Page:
(Tue 13th Jul 2010, 13:04, More)

» Grandparents

Blacklisted by the Jehovah's Witnesses
My Grandma has some very strong beliefs (namely that an inch of bare table space is food space wasted, and a second of silence is a conversation wasted, but that's beside the point.) The beliefs here are churchy ones, and she (like my Grandad before he went a bit hippy dippy and decided on an eco burial in unconsecrated ground, but that's another story and has a severe lack of funnies) considers herself to be a staunch Church of England type. She is also unafraid of informing others of these beliefs.

Well, (wavy lines) a few years back I was a fair bit younger and was staying with a friend in a scenic Lincolnshire coastal resort at the house of the grandparental types. My Grandad, myself and said friend were wandering to the local shop. Given that Grandad had a rather pimp zimmer, this was going to take some time. Probably around half an hour to the shops, 20 minutes talking to the pension man, 45 minutes for a cup of tea and an egg butty in the cafe, half an hour back.

As we left, the nice men from the Jehovah's Witnesses were approaching the front door of my grandparents' flat (stopping only to give my fourteen year old self a leaflet with "look, cute pandas" on it).
"Good luck to them," chortles my Grandad, and away we meander to the shops.

Around two hours later we are wandering up the drive way and notice two pairs of sensible shoes outside the front door. At the time I may have made some remark about alien abductions (it was well in the X Files heyday), but the actual explanation was perhaps better. Grandma had one poor soul trapped under a plate of scones and tea, whilst the other was almost visibly backing towards the door. I don't know how the conversation had panned out before we got there, but all we caught was the following:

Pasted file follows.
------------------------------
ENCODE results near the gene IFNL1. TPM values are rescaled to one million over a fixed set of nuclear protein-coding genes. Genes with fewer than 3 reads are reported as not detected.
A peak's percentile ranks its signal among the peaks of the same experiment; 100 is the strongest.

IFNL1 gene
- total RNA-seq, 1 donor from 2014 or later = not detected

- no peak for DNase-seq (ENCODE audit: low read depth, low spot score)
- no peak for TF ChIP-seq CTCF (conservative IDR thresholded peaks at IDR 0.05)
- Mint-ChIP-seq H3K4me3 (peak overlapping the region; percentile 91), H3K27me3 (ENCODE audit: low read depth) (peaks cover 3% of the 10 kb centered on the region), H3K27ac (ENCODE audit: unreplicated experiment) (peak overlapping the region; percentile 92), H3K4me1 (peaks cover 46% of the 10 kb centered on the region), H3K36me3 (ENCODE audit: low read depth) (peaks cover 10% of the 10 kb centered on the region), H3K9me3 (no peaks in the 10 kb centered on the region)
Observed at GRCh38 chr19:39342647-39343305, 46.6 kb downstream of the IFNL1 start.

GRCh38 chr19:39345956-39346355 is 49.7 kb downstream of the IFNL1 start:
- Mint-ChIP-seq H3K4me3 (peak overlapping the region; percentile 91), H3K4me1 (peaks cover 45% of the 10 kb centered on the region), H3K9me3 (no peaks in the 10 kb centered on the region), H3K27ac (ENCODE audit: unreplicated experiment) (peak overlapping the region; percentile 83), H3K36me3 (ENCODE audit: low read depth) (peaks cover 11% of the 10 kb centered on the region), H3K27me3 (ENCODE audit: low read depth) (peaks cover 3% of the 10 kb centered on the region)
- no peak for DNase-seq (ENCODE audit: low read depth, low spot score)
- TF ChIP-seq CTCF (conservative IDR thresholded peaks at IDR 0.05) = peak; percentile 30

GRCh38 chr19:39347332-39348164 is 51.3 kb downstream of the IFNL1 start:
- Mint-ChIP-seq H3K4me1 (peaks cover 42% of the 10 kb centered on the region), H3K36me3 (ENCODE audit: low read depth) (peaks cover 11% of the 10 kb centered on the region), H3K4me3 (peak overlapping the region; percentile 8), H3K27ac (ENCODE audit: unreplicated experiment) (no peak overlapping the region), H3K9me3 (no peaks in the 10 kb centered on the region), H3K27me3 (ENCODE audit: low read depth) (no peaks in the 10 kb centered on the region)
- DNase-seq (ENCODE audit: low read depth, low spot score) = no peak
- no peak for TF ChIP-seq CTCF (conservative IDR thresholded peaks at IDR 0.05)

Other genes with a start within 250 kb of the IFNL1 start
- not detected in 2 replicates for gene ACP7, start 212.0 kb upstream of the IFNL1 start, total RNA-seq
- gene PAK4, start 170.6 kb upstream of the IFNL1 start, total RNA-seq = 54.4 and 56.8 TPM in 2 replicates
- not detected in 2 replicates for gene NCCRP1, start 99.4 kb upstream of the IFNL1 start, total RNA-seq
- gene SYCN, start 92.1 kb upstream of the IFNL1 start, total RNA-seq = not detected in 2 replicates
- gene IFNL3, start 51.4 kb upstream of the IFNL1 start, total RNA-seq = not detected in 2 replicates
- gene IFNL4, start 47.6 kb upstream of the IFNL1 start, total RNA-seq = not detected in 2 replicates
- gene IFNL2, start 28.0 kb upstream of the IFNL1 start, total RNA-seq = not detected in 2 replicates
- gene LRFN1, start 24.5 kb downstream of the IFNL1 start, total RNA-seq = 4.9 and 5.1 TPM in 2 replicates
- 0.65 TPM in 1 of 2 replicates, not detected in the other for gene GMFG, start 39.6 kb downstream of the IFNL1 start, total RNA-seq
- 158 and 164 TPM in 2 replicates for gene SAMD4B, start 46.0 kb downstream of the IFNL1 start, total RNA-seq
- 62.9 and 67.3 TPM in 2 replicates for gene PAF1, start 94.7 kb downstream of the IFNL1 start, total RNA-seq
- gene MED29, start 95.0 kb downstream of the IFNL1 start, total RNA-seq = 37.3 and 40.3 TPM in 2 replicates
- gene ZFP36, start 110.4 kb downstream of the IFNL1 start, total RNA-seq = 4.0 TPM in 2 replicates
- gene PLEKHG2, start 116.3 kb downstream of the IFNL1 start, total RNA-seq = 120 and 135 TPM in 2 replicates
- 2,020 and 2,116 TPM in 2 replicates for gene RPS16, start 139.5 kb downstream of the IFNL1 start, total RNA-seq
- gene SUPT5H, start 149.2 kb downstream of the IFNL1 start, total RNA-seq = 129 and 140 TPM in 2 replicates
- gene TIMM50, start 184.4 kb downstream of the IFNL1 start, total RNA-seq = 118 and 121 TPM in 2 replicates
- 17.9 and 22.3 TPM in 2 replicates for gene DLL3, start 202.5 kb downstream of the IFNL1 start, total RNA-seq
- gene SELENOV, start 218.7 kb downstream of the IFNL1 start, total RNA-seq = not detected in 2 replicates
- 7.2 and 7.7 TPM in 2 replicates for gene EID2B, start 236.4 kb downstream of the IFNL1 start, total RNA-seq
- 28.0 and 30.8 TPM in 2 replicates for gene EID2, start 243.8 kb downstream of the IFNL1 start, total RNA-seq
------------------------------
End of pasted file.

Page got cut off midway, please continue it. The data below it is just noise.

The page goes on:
(Grandma) "Oooh, John, my son's name is John too."
(Poor trapped man) "Yes, yes, it is a common name isn't it?" (with a brave attempt at a smile)
(Grandma, with that withering disdain that only very small old ladies approaching 80 can pull off) "Well, JOHN, rather than think of it as common, I always try and think of it as one of the disciples, don't you? Maybe we should talk about this some more..."

Cue the two men noticing us lurking and visibly jumping for their shoes and the door. They've not been back since.

This is the same lady that bought herself a new ring as a diamond wedding present when my Grandad was to ill to get into town, and who last year, at the age of 83, went and organised her first passport so she can come and visit me in Germanland. She might drive us bonkers on occasion, but she's still rather wonderful.
(Mon 6th Jun 2011, 19:12, More)

» "You're doing it wrong"

There's already been a few similar to this I think...
But oh how I wish I hadn't been such a numpty.

Whilst talking on the phone with someone I was trying to impress and sound vaguely intelligent and interesting to, he asked how big the new memory stick/radio/MP3 gizmo thingamy I'd just got and been raving about was.

To his credit he kept quiet for all of approximately ten seconds whilst I uttered the immortal line,

"erm, I think around 10cm. I'll just get a ruler..."

Shame he didn't stay quiet about it afterwards though.
(Fri 16th Jul 2010, 18:41, More)